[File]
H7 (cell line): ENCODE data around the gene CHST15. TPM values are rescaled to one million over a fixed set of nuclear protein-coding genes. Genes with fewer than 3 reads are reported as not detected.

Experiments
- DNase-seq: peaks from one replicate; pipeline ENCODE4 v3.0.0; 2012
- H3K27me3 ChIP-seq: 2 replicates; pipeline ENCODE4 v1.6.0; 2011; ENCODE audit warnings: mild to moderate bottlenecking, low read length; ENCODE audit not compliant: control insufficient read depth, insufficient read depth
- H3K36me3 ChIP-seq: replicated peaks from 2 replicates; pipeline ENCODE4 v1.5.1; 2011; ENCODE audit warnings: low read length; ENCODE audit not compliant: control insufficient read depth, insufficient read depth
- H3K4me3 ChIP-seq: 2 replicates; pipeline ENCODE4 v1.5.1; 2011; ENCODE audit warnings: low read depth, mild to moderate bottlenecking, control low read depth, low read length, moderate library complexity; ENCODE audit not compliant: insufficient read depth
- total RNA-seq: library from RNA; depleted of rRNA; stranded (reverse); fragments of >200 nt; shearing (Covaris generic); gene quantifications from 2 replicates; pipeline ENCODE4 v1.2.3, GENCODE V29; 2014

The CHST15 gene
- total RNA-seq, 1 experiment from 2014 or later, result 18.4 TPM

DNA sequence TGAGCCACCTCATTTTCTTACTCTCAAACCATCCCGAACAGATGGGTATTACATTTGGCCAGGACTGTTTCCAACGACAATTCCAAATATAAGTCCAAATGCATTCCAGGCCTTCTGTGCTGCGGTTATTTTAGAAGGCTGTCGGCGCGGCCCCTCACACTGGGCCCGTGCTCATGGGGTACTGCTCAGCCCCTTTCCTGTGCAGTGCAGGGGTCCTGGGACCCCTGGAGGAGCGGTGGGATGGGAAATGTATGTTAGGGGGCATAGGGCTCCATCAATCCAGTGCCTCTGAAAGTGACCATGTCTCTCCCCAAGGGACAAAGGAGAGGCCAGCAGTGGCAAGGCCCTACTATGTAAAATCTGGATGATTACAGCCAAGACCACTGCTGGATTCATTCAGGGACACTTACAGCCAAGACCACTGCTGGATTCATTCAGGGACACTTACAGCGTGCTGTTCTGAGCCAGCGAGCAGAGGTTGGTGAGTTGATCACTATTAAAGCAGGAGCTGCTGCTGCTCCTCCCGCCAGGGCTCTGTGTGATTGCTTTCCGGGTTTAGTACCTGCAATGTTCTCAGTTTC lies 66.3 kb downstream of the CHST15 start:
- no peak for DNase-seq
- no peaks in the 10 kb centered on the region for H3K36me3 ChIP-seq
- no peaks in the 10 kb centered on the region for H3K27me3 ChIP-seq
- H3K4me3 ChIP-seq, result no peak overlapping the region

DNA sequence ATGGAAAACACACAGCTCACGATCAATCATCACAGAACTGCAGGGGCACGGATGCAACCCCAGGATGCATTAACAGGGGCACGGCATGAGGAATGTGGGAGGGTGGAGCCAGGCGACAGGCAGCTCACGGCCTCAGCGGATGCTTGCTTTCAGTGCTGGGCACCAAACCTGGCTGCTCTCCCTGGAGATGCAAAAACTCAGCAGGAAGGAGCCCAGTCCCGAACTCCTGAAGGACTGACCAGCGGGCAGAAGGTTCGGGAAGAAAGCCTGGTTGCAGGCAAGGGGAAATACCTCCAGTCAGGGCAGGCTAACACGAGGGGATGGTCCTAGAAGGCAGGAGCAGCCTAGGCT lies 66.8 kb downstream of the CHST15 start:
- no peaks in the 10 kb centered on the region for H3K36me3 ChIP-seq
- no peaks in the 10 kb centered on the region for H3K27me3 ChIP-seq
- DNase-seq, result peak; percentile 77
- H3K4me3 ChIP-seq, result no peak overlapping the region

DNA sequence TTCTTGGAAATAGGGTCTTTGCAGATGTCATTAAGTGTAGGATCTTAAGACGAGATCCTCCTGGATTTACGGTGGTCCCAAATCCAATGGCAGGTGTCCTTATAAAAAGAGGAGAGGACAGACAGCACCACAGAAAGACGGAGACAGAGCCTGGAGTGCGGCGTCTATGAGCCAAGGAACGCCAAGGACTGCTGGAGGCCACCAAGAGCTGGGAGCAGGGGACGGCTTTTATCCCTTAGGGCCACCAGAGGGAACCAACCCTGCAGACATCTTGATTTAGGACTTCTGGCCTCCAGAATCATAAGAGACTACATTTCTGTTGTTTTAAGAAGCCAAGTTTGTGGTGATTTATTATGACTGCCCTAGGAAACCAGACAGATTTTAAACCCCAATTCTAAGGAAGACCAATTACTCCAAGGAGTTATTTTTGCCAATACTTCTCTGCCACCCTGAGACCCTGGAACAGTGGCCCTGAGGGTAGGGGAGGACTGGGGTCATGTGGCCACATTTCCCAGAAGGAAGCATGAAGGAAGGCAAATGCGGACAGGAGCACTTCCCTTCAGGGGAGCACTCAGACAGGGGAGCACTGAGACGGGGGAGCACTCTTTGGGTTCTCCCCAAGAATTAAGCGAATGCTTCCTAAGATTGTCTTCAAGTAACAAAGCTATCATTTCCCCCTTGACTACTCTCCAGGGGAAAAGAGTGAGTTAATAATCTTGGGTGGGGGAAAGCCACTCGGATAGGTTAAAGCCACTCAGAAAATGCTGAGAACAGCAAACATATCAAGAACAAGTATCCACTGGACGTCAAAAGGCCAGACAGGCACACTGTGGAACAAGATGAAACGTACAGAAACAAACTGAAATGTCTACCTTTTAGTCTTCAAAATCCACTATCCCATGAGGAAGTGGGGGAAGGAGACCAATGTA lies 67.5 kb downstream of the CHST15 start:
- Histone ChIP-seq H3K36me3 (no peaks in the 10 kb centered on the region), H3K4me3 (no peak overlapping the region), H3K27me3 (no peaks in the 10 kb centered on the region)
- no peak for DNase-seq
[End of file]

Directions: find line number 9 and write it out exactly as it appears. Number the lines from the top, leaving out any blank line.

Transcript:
- total RNA-seq, 1 experiment from 2014 or later, result 18.4 TPM